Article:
7. Maron BJ, Doerer JJ, Haas TS, Tierney DM, Mueller FO. Sudden deaths in young competitive athletes: analysis of 1866 deaths in the United States, 1980-2006. Circulation. 2009 Mar 3;119(8):1085-92. PubMed PMID: 19221222.
  8. Brun S. Medical Emergencies in the Sporting Context. In: Peter Brukner KK, editor. Clinical Sports Medicine. 4 ed. Sydney: The McGraw-Hill Companies; 2012. p. 972-95.
  9. Brown SG, Mullins RJ, Gold MS. Anaphylaxis: diagnosis and management. Med J Aust. 2006 Sep 4;185(5):283-9. PubMed PMID: 16948628.



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Core Training: Considering Anatomy and Function in Spinal Flexion Exercises ~ Johann Windt

Up to eighty-five percent of the population will experience low back pain at some point during their lives.(1) In response to this potentially debilitating condition, the link between low back pain and core training has long been investigated. Numerous investigations have demonstrated that various core training regimes may help mitigate chronic low back pain.(2-4)

Optimal core training in the treatment of lower back pain is beyond the scope of this post, and has been written of elsewhere.(5) Instead, this post will serve as a brief reminder to consider a couple concerns associated with repeated spinal flexion exercises (ie. sit-ups and crunches) in core training and low back rehabilitation before encouraging or prescribing them.

Photo by The U.S. Army. Used with permission. All rights reserved. Source: flickr

Photo by The U.S. Army. Used with permission. All rights reserved. Source: flickr

Many people still consider spinal flexion exercises as a primary mode of core training. Dr. Stuart McGill, in particular, has highlighted two primary concerns with these exercises, especially if done for treatment or prevention of low back pain. One concern is anatomical, another functional.

First, data has demonstrated that unlike spinal compression, repeated spinal flexion consistently contributes to the deterioration of the intervertebral discs and increases the risk for disc herniation.(6-7) Furthermore, the execution of full sit-ups exacerbates this problem by placing a large compressive load in the lumbar spine in its flexed position.(8-9)

From a functional perspective, such exercises emphasize the production of power from abdominal muscles initiating the movement. However, in the majority of everyday situations and in most sporting instances, the core musculature is braced and transmits the force produced by the hips and legs.(10-11)

For both these reasons, it may be wise to replace exercises that emphasize spinal flexion with those whereby the core resists motion through the bracing of the abdomen.(12) Variations of the crunch, such as the curl-up, help to recruit the rectus abdominis adequately while sparing the lumbar spine.(11-12)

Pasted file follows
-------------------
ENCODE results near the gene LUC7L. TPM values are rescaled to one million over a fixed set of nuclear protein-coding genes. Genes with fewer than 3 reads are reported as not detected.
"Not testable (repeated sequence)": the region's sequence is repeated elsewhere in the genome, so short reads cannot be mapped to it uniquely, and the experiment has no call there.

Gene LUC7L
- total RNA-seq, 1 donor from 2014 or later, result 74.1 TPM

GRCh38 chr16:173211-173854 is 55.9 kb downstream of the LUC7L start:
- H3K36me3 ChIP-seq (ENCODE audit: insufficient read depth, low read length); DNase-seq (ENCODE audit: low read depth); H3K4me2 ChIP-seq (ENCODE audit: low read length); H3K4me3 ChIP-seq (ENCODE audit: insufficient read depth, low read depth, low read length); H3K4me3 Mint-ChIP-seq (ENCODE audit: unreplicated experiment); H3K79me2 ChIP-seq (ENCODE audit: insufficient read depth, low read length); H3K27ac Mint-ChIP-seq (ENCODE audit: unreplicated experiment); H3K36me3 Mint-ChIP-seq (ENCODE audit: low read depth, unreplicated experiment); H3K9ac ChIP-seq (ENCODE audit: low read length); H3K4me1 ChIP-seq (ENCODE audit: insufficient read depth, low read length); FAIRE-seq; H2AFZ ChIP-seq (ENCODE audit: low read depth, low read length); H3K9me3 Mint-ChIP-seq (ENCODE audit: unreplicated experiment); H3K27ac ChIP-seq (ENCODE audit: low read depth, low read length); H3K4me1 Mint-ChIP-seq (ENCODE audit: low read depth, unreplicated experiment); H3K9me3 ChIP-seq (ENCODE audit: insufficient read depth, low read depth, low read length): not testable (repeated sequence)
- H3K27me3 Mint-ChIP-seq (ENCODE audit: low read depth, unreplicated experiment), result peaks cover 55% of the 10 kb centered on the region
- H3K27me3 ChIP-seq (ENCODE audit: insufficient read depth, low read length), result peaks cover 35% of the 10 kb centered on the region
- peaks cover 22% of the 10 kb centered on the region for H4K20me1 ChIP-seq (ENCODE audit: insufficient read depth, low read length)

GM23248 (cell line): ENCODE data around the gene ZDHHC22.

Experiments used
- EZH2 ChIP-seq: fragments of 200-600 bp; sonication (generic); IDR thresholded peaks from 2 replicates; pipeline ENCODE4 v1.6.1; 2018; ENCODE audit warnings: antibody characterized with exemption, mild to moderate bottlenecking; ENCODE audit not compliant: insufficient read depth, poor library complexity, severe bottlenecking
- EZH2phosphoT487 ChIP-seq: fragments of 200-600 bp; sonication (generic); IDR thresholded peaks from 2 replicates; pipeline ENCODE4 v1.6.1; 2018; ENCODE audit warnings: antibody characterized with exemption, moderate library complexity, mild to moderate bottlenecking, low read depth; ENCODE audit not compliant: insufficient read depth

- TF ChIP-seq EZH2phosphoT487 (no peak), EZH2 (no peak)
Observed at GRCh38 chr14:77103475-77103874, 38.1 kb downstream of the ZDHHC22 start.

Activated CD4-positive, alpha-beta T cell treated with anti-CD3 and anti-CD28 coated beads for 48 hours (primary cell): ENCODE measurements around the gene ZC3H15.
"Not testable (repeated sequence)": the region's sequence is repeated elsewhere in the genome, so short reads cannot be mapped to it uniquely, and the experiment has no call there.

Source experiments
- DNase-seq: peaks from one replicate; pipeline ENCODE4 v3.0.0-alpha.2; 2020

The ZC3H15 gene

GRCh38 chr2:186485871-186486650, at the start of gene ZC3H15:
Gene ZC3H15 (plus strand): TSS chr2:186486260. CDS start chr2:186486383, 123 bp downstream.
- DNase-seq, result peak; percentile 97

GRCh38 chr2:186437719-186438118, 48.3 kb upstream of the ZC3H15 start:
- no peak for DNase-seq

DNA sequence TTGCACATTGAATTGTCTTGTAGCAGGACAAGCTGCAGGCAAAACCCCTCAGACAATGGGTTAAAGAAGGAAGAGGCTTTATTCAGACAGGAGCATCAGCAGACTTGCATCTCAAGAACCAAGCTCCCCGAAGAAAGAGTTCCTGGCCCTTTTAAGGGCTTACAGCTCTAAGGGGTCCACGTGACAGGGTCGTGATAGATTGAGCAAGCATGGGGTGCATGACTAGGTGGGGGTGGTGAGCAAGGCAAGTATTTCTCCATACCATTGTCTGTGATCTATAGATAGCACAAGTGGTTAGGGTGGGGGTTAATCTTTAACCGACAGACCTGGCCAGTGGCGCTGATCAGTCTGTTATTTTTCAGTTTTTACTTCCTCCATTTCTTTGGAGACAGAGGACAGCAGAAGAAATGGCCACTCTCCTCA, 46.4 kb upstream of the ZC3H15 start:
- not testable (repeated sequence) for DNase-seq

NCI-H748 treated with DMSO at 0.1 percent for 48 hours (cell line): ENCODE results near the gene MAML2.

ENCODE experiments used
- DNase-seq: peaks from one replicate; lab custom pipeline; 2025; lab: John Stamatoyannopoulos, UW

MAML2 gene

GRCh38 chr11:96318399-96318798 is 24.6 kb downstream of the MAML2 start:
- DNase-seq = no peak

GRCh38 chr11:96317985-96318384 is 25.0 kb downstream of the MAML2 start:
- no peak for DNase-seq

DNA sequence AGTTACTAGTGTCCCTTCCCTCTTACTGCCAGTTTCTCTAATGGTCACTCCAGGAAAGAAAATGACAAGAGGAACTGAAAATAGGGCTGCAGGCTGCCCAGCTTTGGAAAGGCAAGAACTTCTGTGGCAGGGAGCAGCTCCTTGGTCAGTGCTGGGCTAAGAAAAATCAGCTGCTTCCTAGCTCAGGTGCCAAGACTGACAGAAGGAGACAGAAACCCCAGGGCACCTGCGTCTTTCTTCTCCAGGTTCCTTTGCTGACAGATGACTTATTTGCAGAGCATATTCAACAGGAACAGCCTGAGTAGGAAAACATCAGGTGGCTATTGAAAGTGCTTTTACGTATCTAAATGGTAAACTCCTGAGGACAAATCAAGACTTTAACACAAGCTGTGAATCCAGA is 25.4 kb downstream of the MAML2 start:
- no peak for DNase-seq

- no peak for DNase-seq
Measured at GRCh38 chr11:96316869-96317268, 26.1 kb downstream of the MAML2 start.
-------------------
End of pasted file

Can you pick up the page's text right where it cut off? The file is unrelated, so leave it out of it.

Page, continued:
This is not a call to completely abandon spinal flexion exercises, but simply a reminder of one component of making wise, evidence-based decisions regarding core training for low back pain. Given the popularity of these exercises, understanding the above concerns can help inform practice and improve patient outcomes.

For more information on core-training and its role in injury prevention, rehabilitation and performance read Chapter 14 “Core Stability” and Chapter 26, “Low Back Pain” in Clinical Sports Medicine.

Johann Windt is a graduate student at the University of British Columbia under the supervision of Dr. Karim Khan. Windt’s experience as a strength and conditioning coach and trainer empowers his belief that exercise is medicine, the message that his current research promotes.


1      Press J, Dvorak J. Low back pain. In Brukner P, Bahr R, Blair S, et al. eds. Brukner & Khan’s Clinical Sports Medicine. McGraw Hill 2012. 463–91.

2      Saal JS, Saal JA, Yurth EF. Nonoperative Management of Herniated Cervical Intervertebral Disc With Radiculopathy. Spine 1996;21:1877–83.

3      Manniche C, Lundberg E, Christensen I, et al. Intensive dynamic back exercises for chronic low back pain: a clinical trial. Pain 1991;47:53–63.

4      O’Sullivan PB, Phyty NDM, Twomey LT, et al. Evaluation of Specific Stabilizing Exercise in the Treatment of Chronic Low Back Pain With Radiologic Diagnosis of Spondylolysis or Spondylolisthesis. Spine 1997;22:2959–67.

5      McGill S. Low back disorders: evidenced-based prevention and rehabilitation. 2nd ed. Champaign, IL: : Human Kinetics 2007.

6      Callaghan JP, McGill SM. Intervertebral disc herniation: studies on a porcine model exposed to highly repetitive flexion/extension motion with compressive force. Clin Biomech 2001;16:28–37.

7      Tampier C, Drake JDM, Callaghan JP, et al. Progressive Disc Herniation. Spine 2007;32:2869–74.

8      McGill SM. The mechanics of torso flexion: situps and standing dynamic flexion manoeuvres. Clin Biomech 1995;10:184–92.

9      Juker D, McGill SM, Kropf P, et al. Quantitative intramuscular myoelectric activity of lumbar portions of psoas and the abdominal wall during a wide variety of tasks. Med Amp Sci Sports Amp Exerc 1998;30:301–10.

10   McGill S. Core Training: Evidence Translating to Better Performance and Injury Prevention. Strength Cond J 2010;32.

11   McGill S. Ultimate back fitness and performance. Backfitpro Inc 2009.

12   McGill SM. Low Back Exercises: Evidence for Improving Exercise Regimens. Phys Ther 1998;78:754–65.